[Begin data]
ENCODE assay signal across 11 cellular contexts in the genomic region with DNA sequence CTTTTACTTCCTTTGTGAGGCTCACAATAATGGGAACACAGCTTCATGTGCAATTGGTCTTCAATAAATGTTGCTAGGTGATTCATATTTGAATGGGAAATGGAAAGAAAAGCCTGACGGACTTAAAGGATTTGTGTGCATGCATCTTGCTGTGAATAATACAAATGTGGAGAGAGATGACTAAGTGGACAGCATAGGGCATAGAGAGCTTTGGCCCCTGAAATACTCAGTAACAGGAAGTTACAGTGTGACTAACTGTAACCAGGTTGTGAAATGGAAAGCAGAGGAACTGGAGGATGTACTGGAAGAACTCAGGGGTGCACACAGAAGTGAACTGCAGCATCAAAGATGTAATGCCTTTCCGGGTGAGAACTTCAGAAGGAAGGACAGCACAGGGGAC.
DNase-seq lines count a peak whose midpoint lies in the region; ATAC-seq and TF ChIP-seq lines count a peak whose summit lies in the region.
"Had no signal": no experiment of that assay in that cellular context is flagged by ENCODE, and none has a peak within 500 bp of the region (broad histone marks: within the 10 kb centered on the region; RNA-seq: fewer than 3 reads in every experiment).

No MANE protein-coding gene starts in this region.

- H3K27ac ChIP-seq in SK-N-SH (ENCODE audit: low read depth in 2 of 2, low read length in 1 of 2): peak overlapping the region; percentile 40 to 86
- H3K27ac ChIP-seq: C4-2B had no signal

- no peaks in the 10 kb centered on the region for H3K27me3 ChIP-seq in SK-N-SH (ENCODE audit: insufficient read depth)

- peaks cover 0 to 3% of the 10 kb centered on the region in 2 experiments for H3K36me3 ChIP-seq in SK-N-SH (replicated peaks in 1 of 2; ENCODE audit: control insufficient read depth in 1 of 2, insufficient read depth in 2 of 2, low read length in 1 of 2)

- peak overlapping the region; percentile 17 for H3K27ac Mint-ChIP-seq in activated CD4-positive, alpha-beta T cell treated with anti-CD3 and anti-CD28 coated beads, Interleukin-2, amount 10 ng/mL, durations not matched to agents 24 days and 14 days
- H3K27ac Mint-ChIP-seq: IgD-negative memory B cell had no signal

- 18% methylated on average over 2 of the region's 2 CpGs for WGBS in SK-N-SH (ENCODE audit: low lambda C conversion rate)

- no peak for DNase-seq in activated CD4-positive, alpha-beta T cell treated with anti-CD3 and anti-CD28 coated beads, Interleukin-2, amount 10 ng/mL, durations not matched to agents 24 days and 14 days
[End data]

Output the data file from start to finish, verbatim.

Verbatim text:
ENCODE assay signal across 11 cellular contexts in the genomic region with DNA sequence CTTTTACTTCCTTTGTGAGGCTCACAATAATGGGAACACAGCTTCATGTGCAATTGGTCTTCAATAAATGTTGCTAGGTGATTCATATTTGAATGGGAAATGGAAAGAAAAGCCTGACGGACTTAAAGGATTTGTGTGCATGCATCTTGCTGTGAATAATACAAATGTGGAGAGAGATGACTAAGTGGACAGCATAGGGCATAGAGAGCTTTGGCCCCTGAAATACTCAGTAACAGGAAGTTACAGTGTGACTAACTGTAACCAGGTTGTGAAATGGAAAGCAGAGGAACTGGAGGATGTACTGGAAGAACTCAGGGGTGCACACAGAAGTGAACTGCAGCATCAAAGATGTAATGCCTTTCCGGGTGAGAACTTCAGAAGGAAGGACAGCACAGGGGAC.
DNase-seq lines count a peak whose midpoint lies in the region; ATAC-seq and TF ChIP-seq lines count a peak whose summit lies in the region.
"Had no signal": no experiment of that assay in that cellular context is flagged by ENCODE, and none has a peak within 500 bp of the region (broad histone marks: within the 10 kb centered on the region; RNA-seq: fewer than 3 reads in every experiment).

No MANE protein-coding gene starts in this region.

- H3K27ac ChIP-seq in SK-N-SH (ENCODE audit: low read depth in 2 of 2, low read length in 1 of 2): peak overlapping the region; percentile 40 to 86
- H3K27ac ChIP-seq: C4-2B had no signal

- no peaks in the 10 kb centered on the region for H3K27me3 ChIP-seq in SK-N-SH (ENCODE audit: insufficient read depth)

- peaks cover 0 to 3% of the 10 kb centered on the region in 2 experiments for H3K36me3 ChIP-seq in SK-N-SH (replicated peaks in 1 of 2; ENCODE audit: control insufficient read depth in 1 of 2, insufficient read depth in 2 of 2, low read length in 1 of 2)

- peak overlapping the region; percentile 17 for H3K27ac Mint-ChIP-seq in activated CD4-positive, alpha-beta T cell treated with anti-CD3 and anti-CD28 coated beads, Interleukin-2, amount 10 ng/mL, durations not matched to agents 24 days and 14 days
- H3K27ac Mint-ChIP-seq: IgD-negative memory B cell had no signal

- 18% methylated on average over 2 of the region's 2 CpGs for WGBS in SK-N-SH (ENCODE audit: low lambda C conversion rate)

- no peak for DNase-seq in activated CD4-positive, alpha-beta T cell treated with anti-CD3 and anti-CD28 coated beads, Interleukin-2, amount 10 ng/mL, durations not matched to agents 24 days and 14 days